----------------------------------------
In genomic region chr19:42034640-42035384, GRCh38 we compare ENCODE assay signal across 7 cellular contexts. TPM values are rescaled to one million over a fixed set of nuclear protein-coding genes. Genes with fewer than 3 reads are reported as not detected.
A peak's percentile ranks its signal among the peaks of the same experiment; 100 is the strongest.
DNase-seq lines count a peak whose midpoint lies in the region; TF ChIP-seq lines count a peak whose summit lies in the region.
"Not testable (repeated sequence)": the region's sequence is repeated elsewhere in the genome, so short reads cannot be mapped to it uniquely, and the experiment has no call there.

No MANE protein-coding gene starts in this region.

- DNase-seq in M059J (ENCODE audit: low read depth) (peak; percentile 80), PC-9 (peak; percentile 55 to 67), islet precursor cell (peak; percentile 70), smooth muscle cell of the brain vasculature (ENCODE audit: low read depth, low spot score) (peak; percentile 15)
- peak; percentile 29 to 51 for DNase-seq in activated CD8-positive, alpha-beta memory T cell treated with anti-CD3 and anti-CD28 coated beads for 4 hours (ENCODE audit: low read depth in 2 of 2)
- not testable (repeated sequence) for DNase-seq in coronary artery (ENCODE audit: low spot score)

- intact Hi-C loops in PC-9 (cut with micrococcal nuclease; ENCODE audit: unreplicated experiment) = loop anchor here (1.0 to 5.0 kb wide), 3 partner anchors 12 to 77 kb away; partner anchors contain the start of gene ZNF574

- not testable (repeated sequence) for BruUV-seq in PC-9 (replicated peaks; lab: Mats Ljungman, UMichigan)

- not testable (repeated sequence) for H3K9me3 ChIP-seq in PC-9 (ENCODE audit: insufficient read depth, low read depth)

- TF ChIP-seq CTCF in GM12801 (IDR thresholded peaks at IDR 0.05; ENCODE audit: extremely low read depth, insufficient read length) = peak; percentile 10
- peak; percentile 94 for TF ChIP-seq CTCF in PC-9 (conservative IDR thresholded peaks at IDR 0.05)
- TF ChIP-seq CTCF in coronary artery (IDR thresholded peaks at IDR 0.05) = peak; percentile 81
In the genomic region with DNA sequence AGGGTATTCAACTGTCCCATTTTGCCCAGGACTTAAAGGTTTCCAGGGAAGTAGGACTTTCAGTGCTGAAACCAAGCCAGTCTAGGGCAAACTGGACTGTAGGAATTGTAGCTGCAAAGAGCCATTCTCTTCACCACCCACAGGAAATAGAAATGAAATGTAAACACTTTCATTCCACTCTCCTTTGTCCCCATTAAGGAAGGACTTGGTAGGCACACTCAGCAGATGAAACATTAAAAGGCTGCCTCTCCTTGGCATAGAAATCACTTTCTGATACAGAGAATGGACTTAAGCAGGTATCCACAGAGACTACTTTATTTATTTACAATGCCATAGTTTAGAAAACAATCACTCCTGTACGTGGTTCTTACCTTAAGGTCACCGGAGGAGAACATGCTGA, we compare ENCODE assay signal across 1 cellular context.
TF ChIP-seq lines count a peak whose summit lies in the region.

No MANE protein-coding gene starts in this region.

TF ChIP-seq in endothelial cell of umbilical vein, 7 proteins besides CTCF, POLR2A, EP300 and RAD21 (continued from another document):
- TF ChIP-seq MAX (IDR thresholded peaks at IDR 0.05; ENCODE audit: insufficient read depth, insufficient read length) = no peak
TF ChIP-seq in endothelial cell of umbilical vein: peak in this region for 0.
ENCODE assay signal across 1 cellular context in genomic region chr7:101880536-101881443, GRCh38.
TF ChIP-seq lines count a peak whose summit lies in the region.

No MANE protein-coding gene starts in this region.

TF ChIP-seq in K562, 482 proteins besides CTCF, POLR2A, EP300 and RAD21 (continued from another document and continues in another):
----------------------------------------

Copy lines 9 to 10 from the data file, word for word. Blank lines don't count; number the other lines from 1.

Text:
- intact Hi-C loops in PC-9 (cut with micrococcal nuclease; ENCODE audit: unreplicated experiment) = loop anchor here (1.0 to 5.0 kb wide), 3 partner anchors 12 to 77 kb away; partner anchors contain the start of gene ZNF574

- not testable (repeated sequence) for BruUV-seq in PC-9 (replicated peaks; lab: Mats Ljungman, UMichigan)